New Cars vs Used Cars: Which to Invest In According to Mr. Dave

November 27, 2018


Dear Dave,

I’ll be graduating from college with no debt in a couple of weeks, and I have a good job waiting for me in January.

During the last few years, I’ve managed to save almost $25,000 from my part-time jobs while in school.

My car is pretty beaten up and old, so I’ve been shopping at a couple of car dealerships recently.

Every time I talk to a salesperson, they tell me I should finance something new instead of paying cash for a used car.

What should I do?



Dear Ethan,

I hope you’ll keep one very important thing in mind.

This is your purchase, not theirs.

The only reason they want you to finance something is so they’ll make a lot more money off the deal.

Forget what they want.

You need to do what’s best for you.

You’ve been a hard-working, smart guy over the last few years.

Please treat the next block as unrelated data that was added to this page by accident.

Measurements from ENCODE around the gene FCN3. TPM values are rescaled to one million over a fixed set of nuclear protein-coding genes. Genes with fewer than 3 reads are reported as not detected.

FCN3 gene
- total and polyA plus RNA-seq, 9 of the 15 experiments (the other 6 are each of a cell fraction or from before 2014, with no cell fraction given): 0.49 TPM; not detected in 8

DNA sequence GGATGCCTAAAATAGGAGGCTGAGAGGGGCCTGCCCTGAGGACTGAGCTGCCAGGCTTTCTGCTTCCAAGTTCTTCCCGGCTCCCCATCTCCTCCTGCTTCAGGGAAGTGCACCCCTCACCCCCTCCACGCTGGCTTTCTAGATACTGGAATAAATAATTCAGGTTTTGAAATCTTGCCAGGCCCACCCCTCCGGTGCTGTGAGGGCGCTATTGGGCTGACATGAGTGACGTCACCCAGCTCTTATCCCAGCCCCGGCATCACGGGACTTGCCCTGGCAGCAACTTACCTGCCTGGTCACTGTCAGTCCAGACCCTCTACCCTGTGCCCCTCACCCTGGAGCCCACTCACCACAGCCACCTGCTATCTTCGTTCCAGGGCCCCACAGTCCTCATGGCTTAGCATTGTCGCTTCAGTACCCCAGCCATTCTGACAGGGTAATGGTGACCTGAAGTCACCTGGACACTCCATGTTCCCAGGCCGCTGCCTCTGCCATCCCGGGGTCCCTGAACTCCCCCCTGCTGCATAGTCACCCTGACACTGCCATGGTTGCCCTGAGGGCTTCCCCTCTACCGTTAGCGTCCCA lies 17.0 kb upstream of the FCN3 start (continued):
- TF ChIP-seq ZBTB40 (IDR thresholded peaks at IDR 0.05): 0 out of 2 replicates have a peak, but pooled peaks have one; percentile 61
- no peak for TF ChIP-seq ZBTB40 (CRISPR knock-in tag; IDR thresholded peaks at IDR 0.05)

The fact that you’ve been able to save nearly $25,000 is proof of that.

I don’t think you want to throw a big chunk of your savings—or your new income—into something that’s going to go down in value like a rock.

New cars lose about 60 percent of their value during the first four years of ownership.

That means a $28,000 car would be worth around $11,000 after that period.

That’s not a smart investment.

If I were you, I’d shop around and pay cash for a nice, slightly used $10,000 car.

You can get a great automobile for that kind of money, plus you’ll still have the majority of your savings.

Congratulations, young man.

You’ve done a great job!